Ropers of today often take the form of marketing automation and other CRM processes. As prospects come into the company via electronic means they are tagged via a cookie or other ad-serving technique to identify their origin. Some companies have consistently done their branding job so well that their customers come willingly to the “branding fire.” Examples where customers actually brand themselves include: Harley Davidson Motorcycles (whose customers often tattoo the company’s logo on their bodies) or many apparel brand fans such as those of Nike –whose millions of customers around the world brand themselves with the Nike Swoosh.

Employee Branding – Supporting Your Brand “Iron Men and Women”

Where the ultimate aim is for customers to perceive a brand as unique, relevant, credible, and differentiated enough to seek it out, most brand managers must adopt the cowboy’s “iron man” process and apply the brand one interaction at a time. However, rather than having one “iron man,” modern brand managers must look for ways to make each brand representative an “iron man” in their own right. Today’s brand “iron men and women” must look for ways to imprint their brand on their customers through employee branding behaviors, attitudes, and consistent delivery of brand promises made at all points of contact.

Likewise for employee branding efforts, today’s management teams and leadership must continuously find credible ways to apply their own branding iron to their employees.  They do this by creating consistent linkage between company values, goals, and behaviors.  They link reward and recognition systems to the delivery of company brand behaviors and create compelling workplaces that consistently live the brand they advocate.  It’s no simple task to authentically and consistently connect brand aspirations to brand behaviors, but walking the walk in visible ways is a best place to start.

While it is entertaining to draw similarities between the branding process of cowboys and the modern branding of corporations it is, admittedly, an over simplification. Today’s brand managers do not have the luxury of taking one key opportunity to permanently brand their customers for life. In addition, unlike the rancher, the brand is not truly owned by the company, but by the customer.

Create More Riders for the Brand

An important goal of the modern brand manager is to uncover each “moment of truth” in the relationship between his/her brand and the customer.  It is equally important to define for employees the role they play in delivering against a given “moment of truth.” It is within each moment of truth that brands are truly built or damaged. The key for effective overall brand management is to ensure that each “iron man” understands his or her role in the branding process.

Like the cowboys of the Wild West, today’s brand manager looks for ways to differentiate his/her product or service from similar offerings. The modern brand is a sign of ownership, of heritage, of quality level, and of employee identification and affiliation. The ultimate goal of both the cowboys of the past, and brand managers of today, is to create more ‘riders for the brand’ to help differentiate the brand and to create more loyal advocates for it. – Randall Rozin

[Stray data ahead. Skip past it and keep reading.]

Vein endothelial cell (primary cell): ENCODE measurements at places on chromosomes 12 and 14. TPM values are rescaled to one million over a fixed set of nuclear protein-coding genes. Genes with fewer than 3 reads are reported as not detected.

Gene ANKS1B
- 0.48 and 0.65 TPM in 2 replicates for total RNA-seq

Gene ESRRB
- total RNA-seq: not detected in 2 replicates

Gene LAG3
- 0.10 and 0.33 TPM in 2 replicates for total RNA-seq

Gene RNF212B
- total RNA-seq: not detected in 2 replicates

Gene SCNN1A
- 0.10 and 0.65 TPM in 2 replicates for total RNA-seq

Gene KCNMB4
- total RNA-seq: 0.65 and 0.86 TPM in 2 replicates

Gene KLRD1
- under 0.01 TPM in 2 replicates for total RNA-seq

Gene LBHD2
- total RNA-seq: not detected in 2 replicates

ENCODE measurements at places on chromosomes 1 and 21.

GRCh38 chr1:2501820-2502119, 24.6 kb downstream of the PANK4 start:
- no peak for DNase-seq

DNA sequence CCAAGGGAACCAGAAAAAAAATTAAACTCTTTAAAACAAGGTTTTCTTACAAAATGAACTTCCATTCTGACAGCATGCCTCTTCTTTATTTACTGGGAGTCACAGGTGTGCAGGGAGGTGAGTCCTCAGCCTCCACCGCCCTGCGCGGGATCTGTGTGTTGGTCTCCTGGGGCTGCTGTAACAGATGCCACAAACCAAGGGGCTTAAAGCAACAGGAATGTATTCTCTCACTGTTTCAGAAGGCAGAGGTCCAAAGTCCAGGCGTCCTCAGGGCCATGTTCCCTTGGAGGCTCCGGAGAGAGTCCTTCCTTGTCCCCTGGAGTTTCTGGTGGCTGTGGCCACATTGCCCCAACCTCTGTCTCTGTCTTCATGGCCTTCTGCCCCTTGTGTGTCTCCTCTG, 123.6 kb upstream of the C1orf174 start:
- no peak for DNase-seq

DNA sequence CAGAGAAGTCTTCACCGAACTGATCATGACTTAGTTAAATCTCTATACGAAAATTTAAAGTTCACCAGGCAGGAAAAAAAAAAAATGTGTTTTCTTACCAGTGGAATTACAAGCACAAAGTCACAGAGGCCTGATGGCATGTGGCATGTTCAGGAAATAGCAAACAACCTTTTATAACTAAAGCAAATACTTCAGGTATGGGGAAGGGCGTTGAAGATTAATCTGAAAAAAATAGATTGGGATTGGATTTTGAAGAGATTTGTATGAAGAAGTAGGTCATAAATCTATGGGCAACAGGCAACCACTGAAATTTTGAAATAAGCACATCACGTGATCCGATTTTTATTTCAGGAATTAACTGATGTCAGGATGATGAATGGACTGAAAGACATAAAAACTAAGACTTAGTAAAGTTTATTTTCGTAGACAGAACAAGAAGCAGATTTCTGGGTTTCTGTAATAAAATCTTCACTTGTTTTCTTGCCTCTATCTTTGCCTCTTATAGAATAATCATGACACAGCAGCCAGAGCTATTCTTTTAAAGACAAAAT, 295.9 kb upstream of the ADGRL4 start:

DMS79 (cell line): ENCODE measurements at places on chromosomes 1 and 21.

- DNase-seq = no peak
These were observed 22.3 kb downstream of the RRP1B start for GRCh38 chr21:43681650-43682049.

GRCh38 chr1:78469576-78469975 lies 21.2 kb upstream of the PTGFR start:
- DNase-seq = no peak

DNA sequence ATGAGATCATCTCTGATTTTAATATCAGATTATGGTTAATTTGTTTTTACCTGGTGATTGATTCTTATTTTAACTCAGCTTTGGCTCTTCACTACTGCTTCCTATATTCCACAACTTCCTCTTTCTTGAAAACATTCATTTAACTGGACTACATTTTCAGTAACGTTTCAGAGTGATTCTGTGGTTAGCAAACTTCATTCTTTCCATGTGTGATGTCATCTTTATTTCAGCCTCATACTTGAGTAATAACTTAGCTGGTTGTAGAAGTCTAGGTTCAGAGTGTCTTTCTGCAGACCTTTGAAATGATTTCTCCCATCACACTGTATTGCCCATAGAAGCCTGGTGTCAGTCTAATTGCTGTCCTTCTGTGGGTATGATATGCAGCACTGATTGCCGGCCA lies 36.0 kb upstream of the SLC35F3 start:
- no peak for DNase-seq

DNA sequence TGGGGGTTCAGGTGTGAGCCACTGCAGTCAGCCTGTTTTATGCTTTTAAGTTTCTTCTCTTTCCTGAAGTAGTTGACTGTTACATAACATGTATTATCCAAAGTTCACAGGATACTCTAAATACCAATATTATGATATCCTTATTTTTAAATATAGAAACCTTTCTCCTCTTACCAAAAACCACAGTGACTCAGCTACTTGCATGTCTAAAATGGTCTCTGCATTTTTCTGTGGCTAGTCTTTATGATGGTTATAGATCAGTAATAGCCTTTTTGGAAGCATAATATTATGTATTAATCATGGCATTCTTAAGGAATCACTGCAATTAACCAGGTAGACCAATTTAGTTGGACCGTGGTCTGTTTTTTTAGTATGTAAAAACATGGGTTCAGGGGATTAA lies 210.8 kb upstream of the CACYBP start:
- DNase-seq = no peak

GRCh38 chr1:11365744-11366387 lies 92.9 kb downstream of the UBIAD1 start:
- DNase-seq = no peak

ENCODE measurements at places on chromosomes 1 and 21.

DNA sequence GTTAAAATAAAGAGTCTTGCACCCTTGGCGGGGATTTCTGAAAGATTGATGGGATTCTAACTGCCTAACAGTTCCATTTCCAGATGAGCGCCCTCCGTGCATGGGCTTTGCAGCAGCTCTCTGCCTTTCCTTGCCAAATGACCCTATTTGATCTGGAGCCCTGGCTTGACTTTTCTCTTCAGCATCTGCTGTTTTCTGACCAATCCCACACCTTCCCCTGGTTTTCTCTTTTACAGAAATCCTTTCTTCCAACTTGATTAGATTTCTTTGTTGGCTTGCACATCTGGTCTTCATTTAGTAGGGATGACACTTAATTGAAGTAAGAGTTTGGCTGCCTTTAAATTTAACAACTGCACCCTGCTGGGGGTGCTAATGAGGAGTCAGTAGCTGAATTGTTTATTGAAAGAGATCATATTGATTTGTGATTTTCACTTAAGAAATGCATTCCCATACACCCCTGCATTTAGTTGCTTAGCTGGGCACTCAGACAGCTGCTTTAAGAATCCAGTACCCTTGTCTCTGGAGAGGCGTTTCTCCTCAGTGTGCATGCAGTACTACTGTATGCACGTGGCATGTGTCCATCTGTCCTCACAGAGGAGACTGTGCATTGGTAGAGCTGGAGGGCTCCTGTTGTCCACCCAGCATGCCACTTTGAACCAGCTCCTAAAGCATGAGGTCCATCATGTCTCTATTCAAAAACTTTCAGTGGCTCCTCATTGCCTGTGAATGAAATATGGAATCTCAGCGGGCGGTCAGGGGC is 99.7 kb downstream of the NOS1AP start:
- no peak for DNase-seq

If you enjoyed this article, subscribe to the free Brainzooming blog email updates.


Download the free ebook, “Taking the NO Out of InNOvation” to help you generate fantastic creative thinking and ideas! For an organizational innovation success boost, contact The Brainzooming Group to help your team be more successful by rapidly expanding strategic options and creating innovative plans to efficiently implement. Email us at info@brainzooming.com or call us at 816-509-5320 to learn how we can deliver these benefits for you.

Guest Author

The Brainzooming blog has a wonderful group of guest authors who regularly contribute their perspectives on strategy, creativity, and innovation. You can view guest author posts by clicking on the link below.

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1

Sunrise-CreativityToday is Ash Wednesday, the beginning of the Lenten season. Lent involves a time to increase time devoted to prayer and reflection while avoiding the typical distractions of daily life. In what has become an annual Ash Wednesday tradition, I re-share the creativity prayer below written for a creative inspiration presentation several years ago.

Anytime you are mired in the creative doldrums, find time to seek out perhaps a new source of creative inspiration and a more peaceful creativity than you’ve been experiencing.

My hope is that this prayer can be a source of creative inspiration to  will help you discover a peaceful creativity for yourself and all those you encounter!

Lord,

Thank you for creation itself and the incredible gifts and talents you so generously entrust to me. May I appreciate and develop these talents, always recognizing that they come from you and remain yours.

Guide me in using them for the benefit of everyone that I touch, so that they may be more aware of your creative presence and develop the creativity entrusted to them for the good of others.

Help me also to use your talents to bring a creative spark and new possibilities to your world, living out my call to be an integral part of your creative force. Amen.

Copyright 2008, Mike Brown

 

Mike Brown

Founder of The Brainzooming Group, and an expert on strategy, creativity, and innovation. Mike is a frequent speaker on innovation, strategic thinking, and social media.